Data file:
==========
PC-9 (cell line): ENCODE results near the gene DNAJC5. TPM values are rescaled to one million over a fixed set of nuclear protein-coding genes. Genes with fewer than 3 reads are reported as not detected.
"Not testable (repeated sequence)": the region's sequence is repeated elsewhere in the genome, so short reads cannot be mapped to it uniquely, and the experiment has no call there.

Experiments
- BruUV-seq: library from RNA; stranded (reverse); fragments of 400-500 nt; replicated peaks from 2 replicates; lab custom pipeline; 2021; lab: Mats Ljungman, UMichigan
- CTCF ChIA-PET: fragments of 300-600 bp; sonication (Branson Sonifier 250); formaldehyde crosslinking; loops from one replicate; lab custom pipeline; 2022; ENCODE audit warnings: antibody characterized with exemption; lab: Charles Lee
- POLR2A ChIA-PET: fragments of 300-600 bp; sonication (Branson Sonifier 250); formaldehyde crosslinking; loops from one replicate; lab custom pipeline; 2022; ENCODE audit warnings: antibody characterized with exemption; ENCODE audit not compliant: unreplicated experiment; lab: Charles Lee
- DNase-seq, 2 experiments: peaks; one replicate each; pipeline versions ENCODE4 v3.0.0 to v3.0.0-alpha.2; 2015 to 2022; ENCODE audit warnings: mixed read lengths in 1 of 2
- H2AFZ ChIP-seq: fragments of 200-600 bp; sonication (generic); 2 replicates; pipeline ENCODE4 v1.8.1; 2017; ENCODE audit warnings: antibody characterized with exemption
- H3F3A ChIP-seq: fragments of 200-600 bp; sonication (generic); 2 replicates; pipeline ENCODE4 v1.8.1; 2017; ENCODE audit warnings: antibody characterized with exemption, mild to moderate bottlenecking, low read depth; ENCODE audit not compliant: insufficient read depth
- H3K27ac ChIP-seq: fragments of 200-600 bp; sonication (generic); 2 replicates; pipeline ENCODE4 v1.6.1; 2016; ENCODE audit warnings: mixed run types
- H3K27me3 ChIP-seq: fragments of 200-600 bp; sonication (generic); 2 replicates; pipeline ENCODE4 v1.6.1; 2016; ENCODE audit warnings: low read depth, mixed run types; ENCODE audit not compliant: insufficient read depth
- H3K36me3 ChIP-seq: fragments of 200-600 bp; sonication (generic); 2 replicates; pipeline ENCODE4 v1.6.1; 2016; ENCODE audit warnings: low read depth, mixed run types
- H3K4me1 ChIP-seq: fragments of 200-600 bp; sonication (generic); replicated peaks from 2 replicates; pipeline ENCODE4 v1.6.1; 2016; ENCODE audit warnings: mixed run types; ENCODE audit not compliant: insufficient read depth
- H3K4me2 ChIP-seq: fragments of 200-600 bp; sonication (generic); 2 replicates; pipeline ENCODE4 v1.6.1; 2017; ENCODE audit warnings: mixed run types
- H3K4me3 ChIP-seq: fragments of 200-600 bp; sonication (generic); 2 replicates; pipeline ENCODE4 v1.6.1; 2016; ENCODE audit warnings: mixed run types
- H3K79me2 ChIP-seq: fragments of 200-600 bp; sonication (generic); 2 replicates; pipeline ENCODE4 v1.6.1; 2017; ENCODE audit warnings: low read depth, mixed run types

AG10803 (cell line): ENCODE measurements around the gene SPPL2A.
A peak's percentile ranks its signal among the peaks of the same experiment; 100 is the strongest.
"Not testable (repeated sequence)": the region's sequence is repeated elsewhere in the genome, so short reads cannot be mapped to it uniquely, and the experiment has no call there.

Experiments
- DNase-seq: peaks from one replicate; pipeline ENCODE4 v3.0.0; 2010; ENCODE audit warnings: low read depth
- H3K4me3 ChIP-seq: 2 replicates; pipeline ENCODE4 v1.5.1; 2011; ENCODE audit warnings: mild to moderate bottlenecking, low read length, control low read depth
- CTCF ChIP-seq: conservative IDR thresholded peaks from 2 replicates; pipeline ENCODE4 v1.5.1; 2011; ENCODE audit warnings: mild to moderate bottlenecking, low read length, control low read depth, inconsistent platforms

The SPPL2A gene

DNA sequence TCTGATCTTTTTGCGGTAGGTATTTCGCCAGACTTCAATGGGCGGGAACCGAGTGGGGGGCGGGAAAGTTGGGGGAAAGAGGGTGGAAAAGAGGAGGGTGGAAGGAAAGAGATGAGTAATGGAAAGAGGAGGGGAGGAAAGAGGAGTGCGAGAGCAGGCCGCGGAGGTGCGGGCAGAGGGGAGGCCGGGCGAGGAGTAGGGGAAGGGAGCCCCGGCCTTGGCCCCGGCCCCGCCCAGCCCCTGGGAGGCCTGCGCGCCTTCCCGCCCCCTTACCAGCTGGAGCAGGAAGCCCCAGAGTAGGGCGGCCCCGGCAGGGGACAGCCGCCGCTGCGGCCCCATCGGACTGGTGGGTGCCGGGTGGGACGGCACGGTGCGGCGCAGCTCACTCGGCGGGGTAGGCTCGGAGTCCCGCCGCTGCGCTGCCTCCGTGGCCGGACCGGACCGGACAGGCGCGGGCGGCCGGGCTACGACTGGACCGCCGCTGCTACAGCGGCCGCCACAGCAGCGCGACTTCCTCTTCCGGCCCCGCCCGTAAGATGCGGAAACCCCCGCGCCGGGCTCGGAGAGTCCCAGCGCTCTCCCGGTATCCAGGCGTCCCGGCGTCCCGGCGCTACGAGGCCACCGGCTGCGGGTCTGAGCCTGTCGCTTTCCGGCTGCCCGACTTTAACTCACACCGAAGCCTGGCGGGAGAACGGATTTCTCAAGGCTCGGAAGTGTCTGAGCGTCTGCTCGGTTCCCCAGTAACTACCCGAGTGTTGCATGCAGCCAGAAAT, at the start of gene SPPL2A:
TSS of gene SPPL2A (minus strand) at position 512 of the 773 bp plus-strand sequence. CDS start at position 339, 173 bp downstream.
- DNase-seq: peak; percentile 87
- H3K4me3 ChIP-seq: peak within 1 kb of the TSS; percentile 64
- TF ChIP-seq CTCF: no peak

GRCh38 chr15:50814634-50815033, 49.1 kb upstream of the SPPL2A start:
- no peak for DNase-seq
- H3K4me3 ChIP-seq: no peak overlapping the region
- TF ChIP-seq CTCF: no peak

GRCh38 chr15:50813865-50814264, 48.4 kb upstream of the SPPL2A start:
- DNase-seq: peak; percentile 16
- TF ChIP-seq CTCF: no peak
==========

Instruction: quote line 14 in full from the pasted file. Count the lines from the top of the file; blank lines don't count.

- H3K4me2 ChIP-seq: fragments of 200-600 bp; sonication (generic); 2 replicates; pipeline ENCODE4 v1.6.1; 2017; ENCODE audit warnings: mixed run types